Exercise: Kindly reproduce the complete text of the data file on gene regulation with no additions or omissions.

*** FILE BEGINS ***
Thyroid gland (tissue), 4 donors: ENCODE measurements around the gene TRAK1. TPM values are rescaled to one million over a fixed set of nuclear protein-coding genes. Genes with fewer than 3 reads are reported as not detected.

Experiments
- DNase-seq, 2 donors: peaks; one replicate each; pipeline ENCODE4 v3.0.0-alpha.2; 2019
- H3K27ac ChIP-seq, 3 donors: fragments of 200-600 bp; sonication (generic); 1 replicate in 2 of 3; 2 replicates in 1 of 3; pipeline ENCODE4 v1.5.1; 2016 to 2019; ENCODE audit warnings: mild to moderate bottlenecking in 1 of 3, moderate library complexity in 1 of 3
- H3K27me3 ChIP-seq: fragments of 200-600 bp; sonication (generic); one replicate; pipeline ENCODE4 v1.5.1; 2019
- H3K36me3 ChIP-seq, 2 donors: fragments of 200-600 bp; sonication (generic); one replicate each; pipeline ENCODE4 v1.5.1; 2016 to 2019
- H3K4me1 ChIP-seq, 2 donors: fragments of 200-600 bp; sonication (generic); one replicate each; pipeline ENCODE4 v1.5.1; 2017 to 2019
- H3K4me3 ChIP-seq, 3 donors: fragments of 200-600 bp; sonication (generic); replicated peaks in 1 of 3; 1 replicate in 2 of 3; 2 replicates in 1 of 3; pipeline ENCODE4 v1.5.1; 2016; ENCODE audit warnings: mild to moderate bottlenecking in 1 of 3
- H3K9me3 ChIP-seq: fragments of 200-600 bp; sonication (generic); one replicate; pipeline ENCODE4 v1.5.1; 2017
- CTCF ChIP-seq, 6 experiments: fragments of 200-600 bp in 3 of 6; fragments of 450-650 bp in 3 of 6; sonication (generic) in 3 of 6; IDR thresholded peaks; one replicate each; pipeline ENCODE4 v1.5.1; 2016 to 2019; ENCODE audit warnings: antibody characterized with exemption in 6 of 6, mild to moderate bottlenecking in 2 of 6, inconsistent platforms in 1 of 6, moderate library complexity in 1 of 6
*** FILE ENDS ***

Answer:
Thyroid gland (tissue), 4 donors: ENCODE measurements around the gene TRAK1. TPM values are rescaled to one million over a fixed set of nuclear protein-coding genes. Genes with fewer than 3 reads are reported as not detected.

Experiments
- DNase-seq, 2 donors: peaks; one replicate each; pipeline ENCODE4 v3.0.0-alpha.2; 2019
- H3K27ac ChIP-seq, 3 donors: fragments of 200-600 bp; sonication (generic); 1 replicate in 2 of 3; 2 replicates in 1 of 3; pipeline ENCODE4 v1.5.1; 2016 to 2019; ENCODE audit warnings: mild to moderate bottlenecking in 1 of 3, moderate library complexity in 1 of 3
- H3K27me3 ChIP-seq: fragments of 200-600 bp; sonication (generic); one replicate; pipeline ENCODE4 v1.5.1; 2019
- H3K36me3 ChIP-seq, 2 donors: fragments of 200-600 bp; sonication (generic); one replicate each; pipeline ENCODE4 v1.5.1; 2016 to 2019
- H3K4me1 ChIP-seq, 2 donors: fragments of 200-600 bp; sonication (generic); one replicate each; pipeline ENCODE4 v1.5.1; 2017 to 2019
- H3K4me3 ChIP-seq, 3 donors: fragments of 200-600 bp; sonication (generic); replicated peaks in 1 of 3; 1 replicate in 2 of 3; 2 replicates in 1 of 3; pipeline ENCODE4 v1.5.1; 2016; ENCODE audit warnings: mild to moderate bottlenecking in 1 of 3
- H3K9me3 ChIP-seq: fragments of 200-600 bp; sonication (generic); one replicate; pipeline ENCODE4 v1.5.1; 2017
- CTCF ChIP-seq, 6 experiments: fragments of 200-600 bp in 3 of 6; fragments of 450-650 bp in 3 of 6; sonication (generic) in 3 of 6; IDR thresholded peaks; one replicate each; pipeline ENCODE4 v1.5.1; 2016 to 2019; ENCODE audit warnings: antibody characterized with exemption in 6 of 6, mild to moderate bottlenecking in 2 of 6, inconsistent platforms in 1 of 6, moderate library complexity in 1 of 6